Up-regulation of Bcl-2 expression in cultured human lymphocytes after exposure to low doses of gamma radiation.

Azimian H, Bahreyni-Toossi MT, Rezaei AR, Rafatpanah H, Hamzehloei T, Fardid R - J Med Phys (2015 Jan-Mar)

Effect of elapsed time on relative quantification (RQ) after irradiation to (a) 20 mGy, (b) 50 mGy, and (c) 100 mGy. Gene expression results are presented in terms of the base-2 logarithm of the RQ; positive and negative values represent increased and decreased gene expression level, respectively. Each point represents the mean of four individual experiments and error bars show the S.E
© Copyright Policy - open-access
Related In: Results  -  Collection

License
Show All Figures
getmorefigures.php?uid=PMC4471643&req=5

Figure 2: Effect of elapsed time on relative quantification (RQ) after irradiation to (a) 20 mGy, (b) 50 mGy, and (c) 100 mGy. Gene expression results are presented in terms of the base-2 logarithm of the RQ; positive and negative values represent increased and decreased gene expression level, respectively. Each point represents the mean of four individual experiments and error bars show the S.E
Mentions: In this study, the effect of elapsed time following exposure was also examined. Early down-regulation of BAX gene expression induced by 20, 50, and 100 mGy, 4 hours following irradiation is shown in Figure 2a–c. This phenomenon was terminated 168 hours after delivery of 20 and 50 mGy. Maximum reduction in BAX gene expression was observed 4 hours following to 20 and 100 mGy [Figure 2a and b], similar result was observed 24 hours after 50 mGy [Figure 2c]. Low doses of gamma gave rise to up-regulation of Bcl-2 expression. The highest increase was noticed at 72 hours following to 50 mGy [Figure 2b], this was also true for delivery of 100 mGy at 24 hours after irradiation [Figure 2c].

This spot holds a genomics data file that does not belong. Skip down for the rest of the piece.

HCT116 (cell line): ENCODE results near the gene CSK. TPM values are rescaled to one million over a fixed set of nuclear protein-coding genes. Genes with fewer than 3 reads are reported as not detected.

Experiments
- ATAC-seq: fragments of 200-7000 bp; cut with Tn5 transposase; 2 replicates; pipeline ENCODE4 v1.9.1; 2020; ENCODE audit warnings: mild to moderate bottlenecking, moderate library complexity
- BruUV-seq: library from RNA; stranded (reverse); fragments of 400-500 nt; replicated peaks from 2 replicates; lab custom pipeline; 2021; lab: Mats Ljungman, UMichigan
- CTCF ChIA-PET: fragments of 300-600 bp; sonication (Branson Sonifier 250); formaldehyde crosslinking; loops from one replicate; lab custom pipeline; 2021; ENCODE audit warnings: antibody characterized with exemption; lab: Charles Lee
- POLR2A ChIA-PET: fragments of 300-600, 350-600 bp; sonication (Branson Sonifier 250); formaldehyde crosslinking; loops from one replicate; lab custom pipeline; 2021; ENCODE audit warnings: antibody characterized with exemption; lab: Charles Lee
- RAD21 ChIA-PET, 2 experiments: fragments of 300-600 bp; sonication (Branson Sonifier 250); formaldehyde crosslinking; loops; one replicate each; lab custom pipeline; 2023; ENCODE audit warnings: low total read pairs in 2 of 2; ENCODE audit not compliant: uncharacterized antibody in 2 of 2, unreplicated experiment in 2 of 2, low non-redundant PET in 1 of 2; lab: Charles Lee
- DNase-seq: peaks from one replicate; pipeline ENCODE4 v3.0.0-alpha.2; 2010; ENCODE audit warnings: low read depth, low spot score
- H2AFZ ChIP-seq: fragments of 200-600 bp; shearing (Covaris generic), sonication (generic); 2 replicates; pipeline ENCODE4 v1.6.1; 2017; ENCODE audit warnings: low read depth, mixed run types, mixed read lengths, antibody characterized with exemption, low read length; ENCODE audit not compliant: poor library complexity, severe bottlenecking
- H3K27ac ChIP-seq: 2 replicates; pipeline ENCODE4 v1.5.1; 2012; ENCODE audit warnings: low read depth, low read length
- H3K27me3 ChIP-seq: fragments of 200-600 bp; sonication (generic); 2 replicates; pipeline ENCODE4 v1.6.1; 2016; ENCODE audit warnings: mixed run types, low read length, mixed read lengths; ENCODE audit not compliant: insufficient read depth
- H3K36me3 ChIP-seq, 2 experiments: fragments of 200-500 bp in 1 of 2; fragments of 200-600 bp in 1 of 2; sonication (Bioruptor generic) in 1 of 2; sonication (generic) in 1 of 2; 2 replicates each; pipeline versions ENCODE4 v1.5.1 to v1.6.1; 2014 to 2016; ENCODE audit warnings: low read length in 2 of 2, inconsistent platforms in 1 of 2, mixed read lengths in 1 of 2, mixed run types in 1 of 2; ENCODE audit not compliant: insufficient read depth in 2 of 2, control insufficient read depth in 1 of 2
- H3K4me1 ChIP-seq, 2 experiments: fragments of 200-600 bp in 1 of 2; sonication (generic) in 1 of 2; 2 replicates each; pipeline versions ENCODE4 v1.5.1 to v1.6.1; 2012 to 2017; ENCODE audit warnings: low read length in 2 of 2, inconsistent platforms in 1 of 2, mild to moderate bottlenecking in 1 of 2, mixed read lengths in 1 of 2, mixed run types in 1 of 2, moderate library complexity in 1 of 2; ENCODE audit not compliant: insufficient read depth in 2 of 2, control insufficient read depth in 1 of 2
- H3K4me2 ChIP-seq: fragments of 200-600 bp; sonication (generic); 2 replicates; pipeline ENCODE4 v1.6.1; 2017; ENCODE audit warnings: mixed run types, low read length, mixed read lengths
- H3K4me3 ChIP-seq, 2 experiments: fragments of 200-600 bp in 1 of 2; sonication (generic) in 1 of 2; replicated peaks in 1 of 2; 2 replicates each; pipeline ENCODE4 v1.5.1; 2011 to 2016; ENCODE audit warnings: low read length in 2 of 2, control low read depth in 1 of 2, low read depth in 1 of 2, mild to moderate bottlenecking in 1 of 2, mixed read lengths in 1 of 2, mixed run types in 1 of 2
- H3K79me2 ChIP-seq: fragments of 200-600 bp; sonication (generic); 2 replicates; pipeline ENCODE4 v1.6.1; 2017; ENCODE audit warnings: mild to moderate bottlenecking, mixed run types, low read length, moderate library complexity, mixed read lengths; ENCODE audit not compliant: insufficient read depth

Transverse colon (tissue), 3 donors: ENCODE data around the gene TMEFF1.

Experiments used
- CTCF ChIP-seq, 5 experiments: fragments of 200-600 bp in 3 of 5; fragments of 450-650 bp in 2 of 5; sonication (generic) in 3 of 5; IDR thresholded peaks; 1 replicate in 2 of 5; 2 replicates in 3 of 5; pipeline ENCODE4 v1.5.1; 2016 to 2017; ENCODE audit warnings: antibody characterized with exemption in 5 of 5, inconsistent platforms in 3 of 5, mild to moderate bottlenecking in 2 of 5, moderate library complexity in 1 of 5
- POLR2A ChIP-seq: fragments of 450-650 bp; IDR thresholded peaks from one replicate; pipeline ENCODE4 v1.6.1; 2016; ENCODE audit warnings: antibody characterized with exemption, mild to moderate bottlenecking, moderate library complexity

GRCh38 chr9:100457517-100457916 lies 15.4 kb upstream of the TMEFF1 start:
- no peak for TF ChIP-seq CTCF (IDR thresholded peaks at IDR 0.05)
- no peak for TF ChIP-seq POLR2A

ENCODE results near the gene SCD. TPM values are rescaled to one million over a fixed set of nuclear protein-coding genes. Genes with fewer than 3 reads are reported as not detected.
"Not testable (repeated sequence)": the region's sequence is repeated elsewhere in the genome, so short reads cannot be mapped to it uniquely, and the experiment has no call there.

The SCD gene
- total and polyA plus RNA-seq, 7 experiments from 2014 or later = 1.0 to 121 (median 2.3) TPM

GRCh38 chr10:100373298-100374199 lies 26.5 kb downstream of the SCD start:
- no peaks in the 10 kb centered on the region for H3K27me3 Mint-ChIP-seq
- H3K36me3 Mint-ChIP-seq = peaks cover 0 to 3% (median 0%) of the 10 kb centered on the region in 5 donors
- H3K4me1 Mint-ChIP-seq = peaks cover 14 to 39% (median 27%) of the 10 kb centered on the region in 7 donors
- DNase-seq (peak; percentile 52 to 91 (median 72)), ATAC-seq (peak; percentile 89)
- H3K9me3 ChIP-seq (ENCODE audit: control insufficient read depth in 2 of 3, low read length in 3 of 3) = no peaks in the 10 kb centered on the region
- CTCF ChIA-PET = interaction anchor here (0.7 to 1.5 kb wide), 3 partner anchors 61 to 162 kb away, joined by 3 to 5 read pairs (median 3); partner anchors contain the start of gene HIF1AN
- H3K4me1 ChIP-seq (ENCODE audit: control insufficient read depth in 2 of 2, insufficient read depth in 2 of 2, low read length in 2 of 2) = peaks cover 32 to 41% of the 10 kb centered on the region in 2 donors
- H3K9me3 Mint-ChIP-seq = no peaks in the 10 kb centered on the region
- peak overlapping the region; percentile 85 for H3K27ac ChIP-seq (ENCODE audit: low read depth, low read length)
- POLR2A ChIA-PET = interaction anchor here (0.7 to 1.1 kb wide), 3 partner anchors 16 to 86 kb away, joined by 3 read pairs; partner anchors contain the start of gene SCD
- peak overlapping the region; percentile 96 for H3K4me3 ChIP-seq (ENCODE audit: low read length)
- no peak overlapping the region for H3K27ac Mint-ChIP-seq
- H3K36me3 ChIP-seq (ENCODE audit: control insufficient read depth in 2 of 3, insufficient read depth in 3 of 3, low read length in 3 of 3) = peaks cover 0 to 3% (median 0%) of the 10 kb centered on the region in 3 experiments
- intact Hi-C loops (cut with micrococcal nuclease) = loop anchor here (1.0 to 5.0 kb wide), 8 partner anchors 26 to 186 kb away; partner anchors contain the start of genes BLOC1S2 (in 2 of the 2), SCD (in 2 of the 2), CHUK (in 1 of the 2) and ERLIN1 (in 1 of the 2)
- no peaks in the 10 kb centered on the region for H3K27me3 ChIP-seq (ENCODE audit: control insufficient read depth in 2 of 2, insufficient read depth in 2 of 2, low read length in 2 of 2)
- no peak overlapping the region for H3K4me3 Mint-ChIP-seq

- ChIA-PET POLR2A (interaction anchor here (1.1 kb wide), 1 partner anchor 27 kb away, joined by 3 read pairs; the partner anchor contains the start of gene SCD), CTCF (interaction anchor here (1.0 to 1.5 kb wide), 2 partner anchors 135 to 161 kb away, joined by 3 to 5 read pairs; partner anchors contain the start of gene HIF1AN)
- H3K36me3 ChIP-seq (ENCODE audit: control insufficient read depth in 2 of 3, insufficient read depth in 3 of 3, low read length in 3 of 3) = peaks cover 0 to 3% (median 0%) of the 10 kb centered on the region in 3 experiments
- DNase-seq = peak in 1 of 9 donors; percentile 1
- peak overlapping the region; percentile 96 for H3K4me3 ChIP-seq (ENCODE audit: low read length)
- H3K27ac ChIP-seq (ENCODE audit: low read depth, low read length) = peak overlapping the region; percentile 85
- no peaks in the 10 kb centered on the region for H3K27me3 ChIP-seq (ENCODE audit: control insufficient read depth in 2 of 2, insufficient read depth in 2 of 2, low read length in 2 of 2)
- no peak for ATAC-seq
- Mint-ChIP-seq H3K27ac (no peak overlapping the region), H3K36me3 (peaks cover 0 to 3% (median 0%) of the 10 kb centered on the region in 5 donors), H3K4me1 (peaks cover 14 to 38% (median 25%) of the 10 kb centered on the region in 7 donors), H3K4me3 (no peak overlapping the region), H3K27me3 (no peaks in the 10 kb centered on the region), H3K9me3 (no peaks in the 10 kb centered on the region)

Bottom Line: In most cases, expression of the Bcl-2 anti-apoptotic gene was up-regulated.Modification of these gene expressions seems to be a principle pathway in the early radioresistance response.In our study, we found that these changes were temporary and faded completely within a week.

View Article: PubMed Central - PubMed

Affiliation: Medical Physics Research Center, Faculty of Medicine, Mashhad University of Medical Sciences, Mashhad, Iran.

ABSTRACT
Lymphocytes have demonstrated complex molecular responses to induced stress by ionizing radiation. Many of these reactions are mediated through modifications in gene expressions, including the genes involved in apoptosis. The primary aim of this study was to assess the effects of low doses of ionizing radiation on the apoptotic genes, expression levels. The secondary goal was to estimate the time-effect on the modified gene expression caused by low doses of ionizing radiation. Mononuclear cells in culture were exposed to various dose values ranged from 20 to 100 mGy by gamma rays from a Cobalt-60 source. Samples were taken for gene expression analysis at hours 4, 24, 48, 72, and 168 following to exposure. Expression level of two apoptotic genes; BAX (pro-apoptotic) and Bcl-2 (anti-apoptotic) were examined by relative quantitative real-time polymerase chain reaction (PCR), at different time intervals. Radio-sensitivity of peripheral blood mononucleated cells (PBMCs) was measured by the Bcl-2/BAX ratio (as a predictive marker for radio-sensitivity). The non-parametric two independent samples Mann-Whitney U-test were performed to compare means of gene expression. The results of this study revealed that low doses of gamma radiation can induce early down-regulation of the BAX gene of freshly isolated human PBMCs; however, these changes were restored to near normal levels after 168 hours. In most cases, expression of the Bcl-2 anti-apoptotic gene was up-regulated. Four hours following to exposure to low doses of gamma radiation, apoptotic gene expression is modified, this is manifested as adaptive response. Modification of these gene expressions seems to be a principle pathway in the early radioresistance response. In our study, we found that these changes were temporary and faded completely within a week.

No MeSH data available.


Related in: MedlinePlus